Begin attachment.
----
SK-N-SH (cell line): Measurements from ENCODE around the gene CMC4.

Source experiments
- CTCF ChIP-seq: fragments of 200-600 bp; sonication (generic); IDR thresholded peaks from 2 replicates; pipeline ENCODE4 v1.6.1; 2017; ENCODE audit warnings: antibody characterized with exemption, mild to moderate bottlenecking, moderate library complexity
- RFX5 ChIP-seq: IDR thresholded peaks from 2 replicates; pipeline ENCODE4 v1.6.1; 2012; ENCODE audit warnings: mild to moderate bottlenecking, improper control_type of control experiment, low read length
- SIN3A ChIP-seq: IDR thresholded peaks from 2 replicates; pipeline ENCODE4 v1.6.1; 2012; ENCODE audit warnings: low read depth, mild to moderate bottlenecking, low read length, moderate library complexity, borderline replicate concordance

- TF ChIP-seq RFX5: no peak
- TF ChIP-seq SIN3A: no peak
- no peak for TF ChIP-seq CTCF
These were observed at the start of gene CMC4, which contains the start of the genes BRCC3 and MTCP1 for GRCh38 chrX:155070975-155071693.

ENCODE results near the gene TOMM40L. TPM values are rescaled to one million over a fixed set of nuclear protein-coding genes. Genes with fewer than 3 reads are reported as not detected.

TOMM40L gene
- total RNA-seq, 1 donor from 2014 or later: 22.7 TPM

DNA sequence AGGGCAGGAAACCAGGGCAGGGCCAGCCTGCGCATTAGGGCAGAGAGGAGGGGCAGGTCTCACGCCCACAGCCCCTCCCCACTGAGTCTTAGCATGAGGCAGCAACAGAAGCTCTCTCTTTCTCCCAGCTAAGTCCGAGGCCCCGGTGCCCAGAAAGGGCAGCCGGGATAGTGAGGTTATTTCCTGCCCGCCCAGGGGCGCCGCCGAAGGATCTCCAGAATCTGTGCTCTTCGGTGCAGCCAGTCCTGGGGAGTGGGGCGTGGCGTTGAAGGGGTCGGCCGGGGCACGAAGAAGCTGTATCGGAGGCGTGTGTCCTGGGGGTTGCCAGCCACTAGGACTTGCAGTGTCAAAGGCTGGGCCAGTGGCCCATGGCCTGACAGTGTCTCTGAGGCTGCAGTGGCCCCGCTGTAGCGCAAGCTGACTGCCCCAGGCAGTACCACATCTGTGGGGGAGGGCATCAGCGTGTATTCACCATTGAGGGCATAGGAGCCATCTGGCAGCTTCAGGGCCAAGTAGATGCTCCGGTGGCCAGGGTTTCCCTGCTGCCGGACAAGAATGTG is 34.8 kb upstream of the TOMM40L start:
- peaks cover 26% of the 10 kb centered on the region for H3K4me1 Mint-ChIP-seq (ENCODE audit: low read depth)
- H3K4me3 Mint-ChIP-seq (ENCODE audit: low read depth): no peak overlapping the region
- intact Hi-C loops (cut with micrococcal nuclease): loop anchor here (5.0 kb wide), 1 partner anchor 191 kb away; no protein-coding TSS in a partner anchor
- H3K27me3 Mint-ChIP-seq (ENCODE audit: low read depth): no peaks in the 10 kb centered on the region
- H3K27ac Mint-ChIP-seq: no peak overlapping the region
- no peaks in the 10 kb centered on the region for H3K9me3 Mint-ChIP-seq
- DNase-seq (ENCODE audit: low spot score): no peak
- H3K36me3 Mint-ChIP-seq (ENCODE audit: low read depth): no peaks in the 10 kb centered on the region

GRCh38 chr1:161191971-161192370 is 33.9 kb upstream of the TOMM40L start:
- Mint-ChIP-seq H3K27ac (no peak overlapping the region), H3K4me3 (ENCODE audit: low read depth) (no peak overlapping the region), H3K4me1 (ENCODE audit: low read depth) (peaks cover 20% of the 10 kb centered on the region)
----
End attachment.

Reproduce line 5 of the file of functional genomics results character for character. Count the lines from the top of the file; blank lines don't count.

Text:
- SIN3A ChIP-seq: IDR thresholded peaks from 2 replicates; pipeline ENCODE4 v1.6.1; 2012; ENCODE audit warnings: low read depth, mild to moderate bottlenecking, low read length, moderate library complexity, borderline replicate concordance